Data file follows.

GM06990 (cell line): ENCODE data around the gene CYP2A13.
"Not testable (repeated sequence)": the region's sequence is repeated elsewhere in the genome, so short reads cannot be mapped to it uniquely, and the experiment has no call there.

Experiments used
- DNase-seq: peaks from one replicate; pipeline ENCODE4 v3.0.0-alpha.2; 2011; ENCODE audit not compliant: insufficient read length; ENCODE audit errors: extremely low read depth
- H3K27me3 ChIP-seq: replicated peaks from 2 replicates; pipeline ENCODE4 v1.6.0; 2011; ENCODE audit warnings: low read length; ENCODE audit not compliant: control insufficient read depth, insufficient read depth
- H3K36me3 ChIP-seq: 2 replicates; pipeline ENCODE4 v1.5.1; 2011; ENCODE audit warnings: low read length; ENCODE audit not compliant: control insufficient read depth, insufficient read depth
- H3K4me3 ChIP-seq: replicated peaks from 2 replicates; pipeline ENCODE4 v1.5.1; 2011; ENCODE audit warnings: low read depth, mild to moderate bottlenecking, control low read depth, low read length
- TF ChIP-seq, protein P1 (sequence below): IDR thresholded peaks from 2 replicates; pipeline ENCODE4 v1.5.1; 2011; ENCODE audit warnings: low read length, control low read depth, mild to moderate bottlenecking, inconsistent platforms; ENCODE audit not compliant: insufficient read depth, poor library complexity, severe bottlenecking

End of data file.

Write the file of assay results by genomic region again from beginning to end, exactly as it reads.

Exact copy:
GM06990 (cell line): ENCODE data around the gene CYP2A13.
"Not testable (repeated sequence)": the region's sequence is repeated elsewhere in the genome, so short reads cannot be mapped to it uniquely, and the experiment has no call there.

Experiments used
- DNase-seq: peaks from one replicate; pipeline ENCODE4 v3.0.0-alpha.2; 2011; ENCODE audit not compliant: insufficient read length; ENCODE audit errors: extremely low read depth
- H3K27me3 ChIP-seq: replicated peaks from 2 replicates; pipeline ENCODE4 v1.6.0; 2011; ENCODE audit warnings: low read length; ENCODE audit not compliant: control insufficient read depth, insufficient read depth
- H3K36me3 ChIP-seq: 2 replicates; pipeline ENCODE4 v1.5.1; 2011; ENCODE audit warnings: low read length; ENCODE audit not compliant: control insufficient read depth, insufficient read depth
- H3K4me3 ChIP-seq: replicated peaks from 2 replicates; pipeline ENCODE4 v1.5.1; 2011; ENCODE audit warnings: low read depth, mild to moderate bottlenecking, control low read depth, low read length
- TF ChIP-seq, protein P1 (sequence below): IDR thresholded peaks from 2 replicates; pipeline ENCODE4 v1.5.1; 2011; ENCODE audit warnings: low read length, control low read depth, mild to moderate bottlenecking, inconsistent platforms; ENCODE audit not compliant: insufficient read depth, poor library complexity, severe bottlenecking